What Continent Is Thailand In?

Thailand lies at the heart of South-East Asia.
Thailand lies at the heart of South-East Asia.

The Kingdom of Thailand is popularly known as Thailand and was previously known as Siam. It is geographically located within the Indochinese peninsula on the continent of Asia. Thailand is the world’s 20th populous country with an estimated population of 69 million, and the 50th largest country with an area of 198,120 sq miles. To the east of Thailand are the states of Laos and Cambodia, to the west is the Andaman Sea, to the North are Myanmar and Laos while to the south are the Gulf of Thailand and the state of Malaysia. The capital city of Thailand is Bangkok.

Geography of Thailand

Thailand lies at the heart of South-East Asia. It is located at 15°00′N 100°00′E. Thailand claims the only land route from Asia to Malaysia and Singapore. At its northernmost point is the infamous golden triangle; the country’s border with both Myanmar and Laos. The state is made up of four main regions. The mountainous northern region is home to several temples and ruins, the country’s highest peak, Doi Inthanon, and the ancient town of Chieng Mai. The region is home to the several ethnic groups who migrated from Central China and Tibet several thousand years ago. The semi-arid Korat plateau lies at the north-east end of Thailand. The plateau is the most desolate part of the country. The central part of the country is characterized by fertile plains. It is densely populated and the country’s food basket. The capital city of Bangkok is located along the banks of the Chao Phraya River. The southern region of the country is characterized by tropical islands and exquisite beaches that stretch for hundreds of miles.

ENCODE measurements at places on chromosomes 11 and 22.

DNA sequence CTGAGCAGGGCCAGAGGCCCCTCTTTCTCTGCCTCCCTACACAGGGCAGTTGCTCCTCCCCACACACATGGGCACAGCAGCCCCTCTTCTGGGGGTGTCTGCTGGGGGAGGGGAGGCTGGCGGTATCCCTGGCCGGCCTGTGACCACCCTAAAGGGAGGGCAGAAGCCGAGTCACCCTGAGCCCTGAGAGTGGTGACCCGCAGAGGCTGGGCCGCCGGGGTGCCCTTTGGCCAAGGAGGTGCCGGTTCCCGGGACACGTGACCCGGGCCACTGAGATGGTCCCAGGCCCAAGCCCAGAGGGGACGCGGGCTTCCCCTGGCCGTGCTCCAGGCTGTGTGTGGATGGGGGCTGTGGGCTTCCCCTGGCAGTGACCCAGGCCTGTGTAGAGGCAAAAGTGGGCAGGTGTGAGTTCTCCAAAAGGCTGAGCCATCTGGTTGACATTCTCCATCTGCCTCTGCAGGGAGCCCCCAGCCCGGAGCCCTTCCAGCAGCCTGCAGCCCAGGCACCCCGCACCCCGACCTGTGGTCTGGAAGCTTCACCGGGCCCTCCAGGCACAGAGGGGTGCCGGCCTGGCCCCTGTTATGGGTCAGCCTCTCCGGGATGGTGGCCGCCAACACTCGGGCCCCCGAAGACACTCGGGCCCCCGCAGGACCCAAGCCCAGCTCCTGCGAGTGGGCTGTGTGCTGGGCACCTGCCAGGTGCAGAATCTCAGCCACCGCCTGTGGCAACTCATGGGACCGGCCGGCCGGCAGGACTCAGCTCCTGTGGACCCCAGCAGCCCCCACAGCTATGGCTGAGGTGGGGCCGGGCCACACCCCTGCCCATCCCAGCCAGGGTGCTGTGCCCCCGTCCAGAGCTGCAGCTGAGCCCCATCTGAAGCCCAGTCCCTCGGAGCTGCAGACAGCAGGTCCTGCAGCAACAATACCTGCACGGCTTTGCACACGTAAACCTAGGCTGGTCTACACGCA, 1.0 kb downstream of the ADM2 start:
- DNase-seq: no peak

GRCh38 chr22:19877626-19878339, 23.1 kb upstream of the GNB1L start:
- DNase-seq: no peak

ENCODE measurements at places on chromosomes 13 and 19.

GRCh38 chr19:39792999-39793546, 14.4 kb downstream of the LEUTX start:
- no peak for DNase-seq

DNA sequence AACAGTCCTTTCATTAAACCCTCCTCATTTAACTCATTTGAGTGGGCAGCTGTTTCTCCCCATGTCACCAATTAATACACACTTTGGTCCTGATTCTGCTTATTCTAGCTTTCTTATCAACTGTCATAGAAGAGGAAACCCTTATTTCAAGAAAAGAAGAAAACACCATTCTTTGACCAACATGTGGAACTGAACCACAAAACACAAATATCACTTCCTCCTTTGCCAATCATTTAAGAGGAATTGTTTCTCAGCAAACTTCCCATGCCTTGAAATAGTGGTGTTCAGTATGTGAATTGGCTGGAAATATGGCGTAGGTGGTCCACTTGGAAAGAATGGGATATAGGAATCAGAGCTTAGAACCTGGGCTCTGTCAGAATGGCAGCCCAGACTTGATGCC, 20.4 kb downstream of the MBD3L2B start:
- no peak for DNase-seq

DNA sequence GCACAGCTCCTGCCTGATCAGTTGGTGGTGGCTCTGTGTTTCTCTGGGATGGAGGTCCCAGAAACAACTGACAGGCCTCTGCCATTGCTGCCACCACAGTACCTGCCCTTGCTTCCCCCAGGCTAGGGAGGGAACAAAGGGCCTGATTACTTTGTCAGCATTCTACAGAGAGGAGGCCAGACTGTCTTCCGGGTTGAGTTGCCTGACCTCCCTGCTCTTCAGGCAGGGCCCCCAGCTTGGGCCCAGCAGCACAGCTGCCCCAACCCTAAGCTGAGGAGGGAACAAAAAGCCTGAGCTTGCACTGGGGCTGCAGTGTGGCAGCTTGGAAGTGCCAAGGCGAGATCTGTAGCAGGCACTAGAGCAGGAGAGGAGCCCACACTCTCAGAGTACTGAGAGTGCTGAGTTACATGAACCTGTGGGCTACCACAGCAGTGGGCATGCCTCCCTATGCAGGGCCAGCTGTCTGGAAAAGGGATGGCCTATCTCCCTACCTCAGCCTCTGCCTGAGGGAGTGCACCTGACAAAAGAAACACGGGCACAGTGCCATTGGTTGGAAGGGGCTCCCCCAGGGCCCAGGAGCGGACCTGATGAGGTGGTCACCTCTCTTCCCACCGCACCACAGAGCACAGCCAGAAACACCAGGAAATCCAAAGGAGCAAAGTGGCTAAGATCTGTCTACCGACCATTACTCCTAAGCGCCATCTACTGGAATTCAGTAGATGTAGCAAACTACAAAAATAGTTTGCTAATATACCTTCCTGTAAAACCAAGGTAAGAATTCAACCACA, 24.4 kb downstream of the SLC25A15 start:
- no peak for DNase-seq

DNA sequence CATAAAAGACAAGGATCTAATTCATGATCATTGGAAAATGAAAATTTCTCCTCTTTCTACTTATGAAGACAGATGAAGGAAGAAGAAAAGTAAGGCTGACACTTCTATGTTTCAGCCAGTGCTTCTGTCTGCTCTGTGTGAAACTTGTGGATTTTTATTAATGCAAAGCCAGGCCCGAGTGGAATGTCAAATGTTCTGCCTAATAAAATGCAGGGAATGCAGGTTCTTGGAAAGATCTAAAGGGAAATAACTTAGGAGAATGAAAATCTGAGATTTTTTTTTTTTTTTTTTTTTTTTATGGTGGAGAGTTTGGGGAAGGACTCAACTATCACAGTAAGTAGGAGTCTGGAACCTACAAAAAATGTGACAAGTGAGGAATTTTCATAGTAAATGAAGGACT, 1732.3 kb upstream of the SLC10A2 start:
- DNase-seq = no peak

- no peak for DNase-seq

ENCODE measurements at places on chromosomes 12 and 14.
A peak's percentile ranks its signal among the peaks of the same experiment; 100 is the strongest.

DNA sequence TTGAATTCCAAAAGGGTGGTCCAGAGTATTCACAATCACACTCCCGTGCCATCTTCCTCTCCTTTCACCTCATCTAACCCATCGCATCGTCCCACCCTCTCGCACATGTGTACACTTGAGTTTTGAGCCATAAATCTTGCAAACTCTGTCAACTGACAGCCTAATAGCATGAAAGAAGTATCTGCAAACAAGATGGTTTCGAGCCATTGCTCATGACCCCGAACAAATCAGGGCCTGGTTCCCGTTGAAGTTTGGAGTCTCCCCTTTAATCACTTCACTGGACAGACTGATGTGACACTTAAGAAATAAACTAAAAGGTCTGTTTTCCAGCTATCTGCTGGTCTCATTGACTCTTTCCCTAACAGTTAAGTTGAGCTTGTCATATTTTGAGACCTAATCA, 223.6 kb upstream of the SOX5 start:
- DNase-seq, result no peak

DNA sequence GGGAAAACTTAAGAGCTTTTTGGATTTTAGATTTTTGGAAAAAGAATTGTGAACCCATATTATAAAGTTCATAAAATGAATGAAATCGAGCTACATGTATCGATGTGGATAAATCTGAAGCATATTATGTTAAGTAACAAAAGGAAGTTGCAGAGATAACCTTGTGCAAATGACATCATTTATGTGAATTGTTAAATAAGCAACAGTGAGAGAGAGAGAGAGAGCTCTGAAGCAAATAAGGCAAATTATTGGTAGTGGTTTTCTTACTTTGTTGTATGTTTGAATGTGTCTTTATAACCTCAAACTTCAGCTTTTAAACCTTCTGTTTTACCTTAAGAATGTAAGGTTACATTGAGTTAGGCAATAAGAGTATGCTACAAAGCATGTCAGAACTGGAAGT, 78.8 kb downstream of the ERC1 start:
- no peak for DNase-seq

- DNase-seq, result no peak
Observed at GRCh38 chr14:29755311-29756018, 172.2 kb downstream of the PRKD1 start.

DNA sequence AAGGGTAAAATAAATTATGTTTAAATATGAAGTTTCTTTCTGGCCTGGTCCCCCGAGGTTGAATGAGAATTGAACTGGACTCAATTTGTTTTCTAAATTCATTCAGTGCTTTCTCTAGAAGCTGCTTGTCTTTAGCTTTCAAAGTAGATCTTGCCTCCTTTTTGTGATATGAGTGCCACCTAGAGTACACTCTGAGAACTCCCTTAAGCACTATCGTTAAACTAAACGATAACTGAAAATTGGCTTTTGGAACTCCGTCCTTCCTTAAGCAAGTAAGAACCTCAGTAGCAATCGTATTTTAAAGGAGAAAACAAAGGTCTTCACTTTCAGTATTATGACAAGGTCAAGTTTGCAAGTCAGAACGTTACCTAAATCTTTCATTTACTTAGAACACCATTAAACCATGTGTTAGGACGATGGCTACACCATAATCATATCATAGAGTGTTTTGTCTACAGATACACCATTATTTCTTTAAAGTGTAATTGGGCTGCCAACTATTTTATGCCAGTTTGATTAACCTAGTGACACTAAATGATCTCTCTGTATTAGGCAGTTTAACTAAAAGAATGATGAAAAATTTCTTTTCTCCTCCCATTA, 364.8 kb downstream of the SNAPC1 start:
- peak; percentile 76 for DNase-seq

Thailand’s climate is categorized as tropical savanna climate. The country’s eastern and western tips are, however, classified as tropical monsoon climate. The northeast and southwest monsoon winds influence the climate of Thailand. Between May and August, the southwestern monsoon from the Indian Ocean blows warm and moist air, causing heavy rains. Between October and February northeast winds from China blow dry and cold air over Thailand. The annual rainfall is between 47 to 63 in, but certain areas such as Trat and Ranong provinces record rainfall in excess of 180 inches.

Territorial Disputes

Cambodia, Myanmar, Laos, and Malaysia are the only countries that border Thailand. Natural features demarcate a large section of the boundaries many of which were mapped in the late-19th and early-20th centuries. However, boundaries along the border with Cambodia and Laos are still disputed. In 1962, the ownership of the Prasat Preah Vihear was disputed by Thailand and Cambodia, and although the International Court of Justice ruled against Thailand, the dispute continues to date. The Mekong river demarcates the Thailand-Laos border. However, the river breaks its banks during the heavy rains and covers a large area. During the low rains, the river reveals several mud banks, sandbanks, and islands which are claimed by Laos. The border with Malaysia is often disputed due to the presence of minerals, and fishing activities. As recently as 2004, a contested stretch less than one mile at the mouth of the Kolok River nearly led to a full-scale conflict


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